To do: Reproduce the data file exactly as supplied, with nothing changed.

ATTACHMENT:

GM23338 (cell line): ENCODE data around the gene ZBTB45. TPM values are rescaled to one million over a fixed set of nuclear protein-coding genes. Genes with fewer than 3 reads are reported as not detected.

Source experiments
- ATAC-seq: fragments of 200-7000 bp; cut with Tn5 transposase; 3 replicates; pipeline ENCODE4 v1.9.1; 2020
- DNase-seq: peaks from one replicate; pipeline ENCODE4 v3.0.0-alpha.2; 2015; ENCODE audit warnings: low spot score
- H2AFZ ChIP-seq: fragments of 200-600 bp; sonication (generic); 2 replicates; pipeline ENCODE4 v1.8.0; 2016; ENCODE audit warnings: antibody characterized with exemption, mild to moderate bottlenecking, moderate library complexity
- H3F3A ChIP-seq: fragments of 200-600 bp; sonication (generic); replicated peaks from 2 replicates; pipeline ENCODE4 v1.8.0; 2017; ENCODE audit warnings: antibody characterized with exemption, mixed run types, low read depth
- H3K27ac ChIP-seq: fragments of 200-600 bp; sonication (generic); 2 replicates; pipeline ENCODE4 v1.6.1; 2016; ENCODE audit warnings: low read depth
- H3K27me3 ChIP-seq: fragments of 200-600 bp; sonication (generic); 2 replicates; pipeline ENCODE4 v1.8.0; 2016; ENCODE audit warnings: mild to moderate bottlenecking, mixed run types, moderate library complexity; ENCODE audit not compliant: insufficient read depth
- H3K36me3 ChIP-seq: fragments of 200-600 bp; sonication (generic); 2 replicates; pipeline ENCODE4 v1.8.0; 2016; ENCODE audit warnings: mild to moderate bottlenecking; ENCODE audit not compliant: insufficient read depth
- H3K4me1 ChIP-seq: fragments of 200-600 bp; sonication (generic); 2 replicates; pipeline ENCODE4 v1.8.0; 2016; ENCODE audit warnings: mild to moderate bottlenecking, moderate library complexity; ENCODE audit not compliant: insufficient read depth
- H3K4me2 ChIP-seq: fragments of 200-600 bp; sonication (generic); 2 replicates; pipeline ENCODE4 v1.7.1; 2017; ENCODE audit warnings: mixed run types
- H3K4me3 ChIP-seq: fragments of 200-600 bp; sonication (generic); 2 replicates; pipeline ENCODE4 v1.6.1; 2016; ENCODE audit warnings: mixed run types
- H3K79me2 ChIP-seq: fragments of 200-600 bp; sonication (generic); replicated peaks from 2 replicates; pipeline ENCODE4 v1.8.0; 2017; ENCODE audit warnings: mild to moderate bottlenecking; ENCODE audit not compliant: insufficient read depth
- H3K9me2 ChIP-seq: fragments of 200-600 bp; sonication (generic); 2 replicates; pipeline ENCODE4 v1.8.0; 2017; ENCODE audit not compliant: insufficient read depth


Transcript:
GM23338 (cell line): ENCODE data around the gene ZBTB45. TPM values are rescaled to one million over a fixed set of nuclear protein-coding genes. Genes with fewer than 3 reads are reported as not detected.

Source experiments
- ATAC-seq: fragments of 200-7000 bp; cut with Tn5 transposase; 3 replicates; pipeline ENCODE4 v1.9.1; 2020
- DNase-seq: peaks from one replicate; pipeline ENCODE4 v3.0.0-alpha.2; 2015; ENCODE audit warnings: low spot score
- H2AFZ ChIP-seq: fragments of 200-600 bp; sonication (generic); 2 replicates; pipeline ENCODE4 v1.8.0; 2016; ENCODE audit warnings: antibody characterized with exemption, mild to moderate bottlenecking, moderate library complexity
- H3F3A ChIP-seq: fragments of 200-600 bp; sonication (generic); replicated peaks from 2 replicates; pipeline ENCODE4 v1.8.0; 2017; ENCODE audit warnings: antibody characterized with exemption, mixed run types, low read depth
- H3K27ac ChIP-seq: fragments of 200-600 bp; sonication (generic); 2 replicates; pipeline ENCODE4 v1.6.1; 2016; ENCODE audit warnings: low read depth
- H3K27me3 ChIP-seq: fragments of 200-600 bp; sonication (generic); 2 replicates; pipeline ENCODE4 v1.8.0; 2016; ENCODE audit warnings: mild to moderate bottlenecking, mixed run types, moderate library complexity; ENCODE audit not compliant: insufficient read depth
- H3K36me3 ChIP-seq: fragments of 200-600 bp; sonication (generic); 2 replicates; pipeline ENCODE4 v1.8.0; 2016; ENCODE audit warnings: mild to moderate bottlenecking; ENCODE audit not compliant: insufficient read depth
- H3K4me1 ChIP-seq: fragments of 200-600 bp; sonication (generic); 2 replicates; pipeline ENCODE4 v1.8.0; 2016; ENCODE audit warnings: mild to moderate bottlenecking, moderate library complexity; ENCODE audit not compliant: insufficient read depth
- H3K4me2 ChIP-seq: fragments of 200-600 bp; sonication (generic); 2 replicates; pipeline ENCODE4 v1.7.1; 2017; ENCODE audit warnings: mixed run types
- H3K4me3 ChIP-seq: fragments of 200-600 bp; sonication (generic); 2 replicates; pipeline ENCODE4 v1.6.1; 2016; ENCODE audit warnings: mixed run types
- H3K79me2 ChIP-seq: fragments of 200-600 bp; sonication (generic); replicated peaks from 2 replicates; pipeline ENCODE4 v1.8.0; 2017; ENCODE audit warnings: mild to moderate bottlenecking; ENCODE audit not compliant: insufficient read depth
- H3K9me2 ChIP-seq: fragments of 200-600 bp; sonication (generic); 2 replicates; pipeline ENCODE4 v1.8.0; 2017; ENCODE audit not compliant: insufficient read depth